Winner of the BookBrowse 2012 Best Book for Younger Readers Award
I am sitting in my local bakery right now and there is a young man here. He is different from me. He looks different and sounds different. And I find myself wanting to gaze over at him while, at the same time, wanting to avert my eyes. Not because I am afraid, nor because I am repelled, but because I don't know how to respond... The way I feel is complicated.
R.J. Palacio's debut novel, Wonder
, examines these kinds of complex emotions in a way that is strikingly simple. I don't mean that it is an easy book. It is not. And I don't mean that its structure is plain or undemanding. It is neither. Palacio has created a story that spans the 5th grade year in the life of Auggie Pullman. Of course Auggie's life is anything but simple. He has undergone 27 surgeries on his face and still won't...
Beyond the Book
Whatever you're thinking, it's probably worse.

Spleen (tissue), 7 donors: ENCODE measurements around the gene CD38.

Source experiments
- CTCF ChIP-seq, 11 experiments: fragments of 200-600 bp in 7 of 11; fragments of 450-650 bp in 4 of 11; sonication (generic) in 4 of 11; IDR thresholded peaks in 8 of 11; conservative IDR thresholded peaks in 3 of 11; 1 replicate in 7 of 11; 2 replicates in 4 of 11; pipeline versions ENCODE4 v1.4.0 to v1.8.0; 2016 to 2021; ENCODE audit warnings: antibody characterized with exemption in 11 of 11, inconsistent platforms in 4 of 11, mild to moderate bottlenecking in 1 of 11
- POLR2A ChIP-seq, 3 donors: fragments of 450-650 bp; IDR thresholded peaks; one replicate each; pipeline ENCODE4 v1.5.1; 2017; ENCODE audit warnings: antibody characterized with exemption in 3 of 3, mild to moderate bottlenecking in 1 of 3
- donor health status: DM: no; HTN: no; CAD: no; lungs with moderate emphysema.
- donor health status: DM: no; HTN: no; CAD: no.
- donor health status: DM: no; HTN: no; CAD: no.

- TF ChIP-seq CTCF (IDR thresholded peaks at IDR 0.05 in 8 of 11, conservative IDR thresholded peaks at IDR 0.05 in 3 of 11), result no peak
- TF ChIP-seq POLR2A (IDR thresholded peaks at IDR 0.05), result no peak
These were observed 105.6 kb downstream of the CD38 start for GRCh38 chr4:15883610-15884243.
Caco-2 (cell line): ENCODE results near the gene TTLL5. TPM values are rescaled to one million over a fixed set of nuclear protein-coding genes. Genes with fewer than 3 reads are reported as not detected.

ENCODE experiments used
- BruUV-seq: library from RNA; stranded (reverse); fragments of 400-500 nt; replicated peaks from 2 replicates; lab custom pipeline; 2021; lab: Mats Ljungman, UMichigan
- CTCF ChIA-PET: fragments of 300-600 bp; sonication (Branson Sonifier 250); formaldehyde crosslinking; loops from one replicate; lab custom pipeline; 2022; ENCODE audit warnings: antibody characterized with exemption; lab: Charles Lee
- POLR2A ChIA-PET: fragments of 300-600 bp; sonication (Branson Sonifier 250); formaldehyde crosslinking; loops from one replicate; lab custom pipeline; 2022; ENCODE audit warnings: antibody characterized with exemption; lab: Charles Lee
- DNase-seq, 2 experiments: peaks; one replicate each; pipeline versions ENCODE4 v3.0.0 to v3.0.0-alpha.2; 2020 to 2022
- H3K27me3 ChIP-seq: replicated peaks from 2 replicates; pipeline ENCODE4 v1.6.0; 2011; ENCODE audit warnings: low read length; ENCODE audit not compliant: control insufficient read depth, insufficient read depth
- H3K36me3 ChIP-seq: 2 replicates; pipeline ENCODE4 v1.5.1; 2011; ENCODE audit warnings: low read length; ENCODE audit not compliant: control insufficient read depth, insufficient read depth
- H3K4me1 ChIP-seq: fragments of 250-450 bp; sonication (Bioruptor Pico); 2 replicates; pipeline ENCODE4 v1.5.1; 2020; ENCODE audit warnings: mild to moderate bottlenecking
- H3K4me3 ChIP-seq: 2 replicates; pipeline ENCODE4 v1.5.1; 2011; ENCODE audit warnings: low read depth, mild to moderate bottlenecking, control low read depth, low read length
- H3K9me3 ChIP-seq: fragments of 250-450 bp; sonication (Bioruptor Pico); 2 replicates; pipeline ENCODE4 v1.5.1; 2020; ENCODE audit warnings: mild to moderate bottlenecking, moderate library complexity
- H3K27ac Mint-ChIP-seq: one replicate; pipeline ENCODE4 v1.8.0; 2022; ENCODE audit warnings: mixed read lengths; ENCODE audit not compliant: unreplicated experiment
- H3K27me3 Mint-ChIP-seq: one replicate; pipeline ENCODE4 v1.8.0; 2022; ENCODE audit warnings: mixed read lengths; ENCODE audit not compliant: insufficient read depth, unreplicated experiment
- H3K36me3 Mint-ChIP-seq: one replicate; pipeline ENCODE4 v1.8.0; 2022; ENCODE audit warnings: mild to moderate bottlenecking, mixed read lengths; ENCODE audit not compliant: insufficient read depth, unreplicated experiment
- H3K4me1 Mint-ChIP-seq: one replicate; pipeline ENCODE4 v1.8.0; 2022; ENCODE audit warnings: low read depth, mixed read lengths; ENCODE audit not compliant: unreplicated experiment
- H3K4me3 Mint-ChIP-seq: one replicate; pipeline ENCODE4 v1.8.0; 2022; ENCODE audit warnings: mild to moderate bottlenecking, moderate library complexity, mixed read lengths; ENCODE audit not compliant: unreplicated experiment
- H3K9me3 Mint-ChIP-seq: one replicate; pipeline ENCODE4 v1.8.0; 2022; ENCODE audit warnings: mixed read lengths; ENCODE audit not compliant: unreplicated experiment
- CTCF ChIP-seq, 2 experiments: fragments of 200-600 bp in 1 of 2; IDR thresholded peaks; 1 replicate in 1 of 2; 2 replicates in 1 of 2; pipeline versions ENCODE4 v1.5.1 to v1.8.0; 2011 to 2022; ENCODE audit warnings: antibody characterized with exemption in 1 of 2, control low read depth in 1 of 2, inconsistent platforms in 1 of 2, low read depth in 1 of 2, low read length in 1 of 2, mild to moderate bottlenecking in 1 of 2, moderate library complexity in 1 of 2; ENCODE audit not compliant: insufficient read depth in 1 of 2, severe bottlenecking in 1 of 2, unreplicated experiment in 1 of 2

This is Auggie's statement on page one of Wonder
about the appearance of his face. R.J. Palacio (whose real name is Raquel Jaramillo... Palacio is her mother's last name) makes a very conscious choice not to explore Auggie's disfigurement head-on, and I think it's a good one. Instead, she allows the reader to create her own images and then, very slowly and from a slanted sort of angle, Palacio gives details. Because at the heart of issue is, well, Auggie's heart, and that is all that matters.
I don't want to dishonor Palacio's choice, but I will give you a bit of information about Auggie's condition. He has something called Mandibulofacial Dysostosis, which is more typically known as Treacher Collins...